Improving the effectiveness of decisions is perhaps the most significant part of the benefits which derive from analytics technologies. More accurate decisions may come from providing timely, accurate and relevant information at the point of work, in the form of visuals, or production applications may use embedded analytical models which recommend the best action to take. The lift obtained from such resources varies enormously, depending on the sophistication of the decision-making process before visuals and analytical models were deployed. Many businesses will be delighted with a lift of a few percent in reduced customer churn, while some companies will experience lifts far more significant than this – possibly in the tens of percent.
Automated decision-making employs decision models which have been trained using historical data. These models result from various algorithms analyzing historical data and finding useful patterns which can be used in the current business activity. Such models have been shown repeatedly to be more accurate than manual processing, and this will inevitably be the way many decisions are executed in the future.
So, the business case for embedding analytics technologies into the production environment is quite compelling, and will only become more so. Cost savings come from speeding-up decision-making processes, while more accurate decisions have the real potential to add to both top and bottom lines.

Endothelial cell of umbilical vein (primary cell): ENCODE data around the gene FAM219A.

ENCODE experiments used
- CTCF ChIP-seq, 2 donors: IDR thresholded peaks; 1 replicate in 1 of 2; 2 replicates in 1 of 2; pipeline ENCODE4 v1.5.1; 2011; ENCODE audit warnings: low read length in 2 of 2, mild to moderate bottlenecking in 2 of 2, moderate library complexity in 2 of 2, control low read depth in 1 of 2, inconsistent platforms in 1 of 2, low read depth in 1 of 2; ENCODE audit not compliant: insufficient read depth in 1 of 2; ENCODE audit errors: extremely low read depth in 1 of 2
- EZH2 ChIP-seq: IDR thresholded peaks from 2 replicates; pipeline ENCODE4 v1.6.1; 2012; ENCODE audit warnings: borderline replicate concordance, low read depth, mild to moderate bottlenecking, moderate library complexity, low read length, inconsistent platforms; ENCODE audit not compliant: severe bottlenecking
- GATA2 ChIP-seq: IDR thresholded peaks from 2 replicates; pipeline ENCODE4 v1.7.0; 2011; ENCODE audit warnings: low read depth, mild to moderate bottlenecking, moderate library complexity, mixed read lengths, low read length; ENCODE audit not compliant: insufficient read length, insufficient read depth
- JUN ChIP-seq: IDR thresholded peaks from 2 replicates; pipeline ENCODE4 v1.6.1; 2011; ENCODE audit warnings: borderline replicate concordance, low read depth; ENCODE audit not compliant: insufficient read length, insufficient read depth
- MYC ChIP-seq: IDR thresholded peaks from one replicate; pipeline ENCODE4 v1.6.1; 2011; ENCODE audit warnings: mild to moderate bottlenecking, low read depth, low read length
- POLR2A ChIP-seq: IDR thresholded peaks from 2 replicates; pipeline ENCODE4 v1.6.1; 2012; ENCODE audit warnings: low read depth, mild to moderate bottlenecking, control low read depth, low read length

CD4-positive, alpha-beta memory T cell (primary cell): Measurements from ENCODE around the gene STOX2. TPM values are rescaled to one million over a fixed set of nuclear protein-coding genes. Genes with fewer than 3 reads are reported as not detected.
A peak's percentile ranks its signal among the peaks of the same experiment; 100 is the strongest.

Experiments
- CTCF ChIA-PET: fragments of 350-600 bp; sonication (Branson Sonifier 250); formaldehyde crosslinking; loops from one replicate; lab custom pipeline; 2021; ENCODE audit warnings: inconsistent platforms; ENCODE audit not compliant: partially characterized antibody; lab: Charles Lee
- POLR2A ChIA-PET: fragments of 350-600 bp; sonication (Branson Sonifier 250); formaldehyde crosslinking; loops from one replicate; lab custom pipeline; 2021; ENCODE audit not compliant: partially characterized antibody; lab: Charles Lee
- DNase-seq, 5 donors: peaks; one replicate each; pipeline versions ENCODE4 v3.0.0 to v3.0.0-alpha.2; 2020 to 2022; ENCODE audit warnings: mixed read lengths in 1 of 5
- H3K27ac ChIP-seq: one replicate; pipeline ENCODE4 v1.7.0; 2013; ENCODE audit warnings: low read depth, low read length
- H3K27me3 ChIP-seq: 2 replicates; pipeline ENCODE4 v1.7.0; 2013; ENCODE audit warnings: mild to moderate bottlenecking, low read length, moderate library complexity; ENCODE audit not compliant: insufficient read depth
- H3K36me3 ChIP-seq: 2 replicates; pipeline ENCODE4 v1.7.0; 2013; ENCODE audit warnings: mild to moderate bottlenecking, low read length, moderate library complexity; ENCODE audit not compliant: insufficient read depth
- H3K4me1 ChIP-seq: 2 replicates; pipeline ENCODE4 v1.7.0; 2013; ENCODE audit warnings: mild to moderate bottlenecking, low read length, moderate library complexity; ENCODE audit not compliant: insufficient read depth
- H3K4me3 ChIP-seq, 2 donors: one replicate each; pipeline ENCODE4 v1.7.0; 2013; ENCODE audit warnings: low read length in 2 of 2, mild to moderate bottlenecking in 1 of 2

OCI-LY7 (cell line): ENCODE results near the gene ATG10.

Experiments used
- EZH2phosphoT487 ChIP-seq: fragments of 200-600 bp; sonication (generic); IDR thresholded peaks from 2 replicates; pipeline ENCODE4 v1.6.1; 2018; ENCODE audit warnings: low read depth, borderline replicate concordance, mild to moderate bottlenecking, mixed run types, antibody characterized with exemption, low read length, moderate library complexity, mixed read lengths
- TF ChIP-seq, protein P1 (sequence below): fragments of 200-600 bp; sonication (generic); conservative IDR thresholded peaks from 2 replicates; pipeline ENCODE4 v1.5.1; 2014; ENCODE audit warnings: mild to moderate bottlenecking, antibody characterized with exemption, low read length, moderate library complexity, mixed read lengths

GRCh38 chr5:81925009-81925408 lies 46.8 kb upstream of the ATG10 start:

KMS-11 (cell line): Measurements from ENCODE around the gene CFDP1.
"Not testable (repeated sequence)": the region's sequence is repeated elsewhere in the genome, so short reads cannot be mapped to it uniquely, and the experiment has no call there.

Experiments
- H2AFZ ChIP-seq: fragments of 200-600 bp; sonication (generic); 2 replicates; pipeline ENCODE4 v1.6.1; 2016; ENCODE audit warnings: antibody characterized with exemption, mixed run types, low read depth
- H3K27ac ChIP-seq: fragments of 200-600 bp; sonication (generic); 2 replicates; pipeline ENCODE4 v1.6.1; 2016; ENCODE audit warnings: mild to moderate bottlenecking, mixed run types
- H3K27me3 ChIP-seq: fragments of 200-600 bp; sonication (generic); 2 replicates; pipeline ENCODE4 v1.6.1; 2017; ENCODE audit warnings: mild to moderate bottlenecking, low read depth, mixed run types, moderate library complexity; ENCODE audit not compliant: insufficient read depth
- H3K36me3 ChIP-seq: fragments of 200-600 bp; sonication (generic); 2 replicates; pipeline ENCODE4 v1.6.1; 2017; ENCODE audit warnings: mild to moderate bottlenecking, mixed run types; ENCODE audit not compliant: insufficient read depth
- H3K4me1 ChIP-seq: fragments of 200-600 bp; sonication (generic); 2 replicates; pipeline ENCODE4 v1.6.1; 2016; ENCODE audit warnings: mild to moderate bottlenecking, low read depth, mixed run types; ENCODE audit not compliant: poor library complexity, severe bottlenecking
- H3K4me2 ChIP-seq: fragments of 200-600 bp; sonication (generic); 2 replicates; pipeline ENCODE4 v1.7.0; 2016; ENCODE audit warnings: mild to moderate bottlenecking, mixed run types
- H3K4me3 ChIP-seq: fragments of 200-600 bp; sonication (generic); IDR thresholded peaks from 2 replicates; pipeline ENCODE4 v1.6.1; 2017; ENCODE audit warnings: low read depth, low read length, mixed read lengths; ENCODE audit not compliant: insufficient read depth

The justification for investments in data operationalization and analytics is typically made on estimated cost savings. In reality, however, the driving force is often the desire to improve decision accuracy and target specific decision processes such as identifying customers who might churn, whether to extend credit to a particular customer, discount incentives, and many others. Estimates of benefits which might be derived from increased decision accuracy are hard to make, but there is always some expected improvement that is assumed and this should be included in return on investment calculations. It is to be noted that this approach is a wholly different proposition from the notion that providing analytical tools to a broad swathe of employees will somehow deliver benefits. The advantages of such an approach are entirely unknown before an investment is made, whereas data operationalization projects come with very well-defined objectives and the returns are much easier to estimate.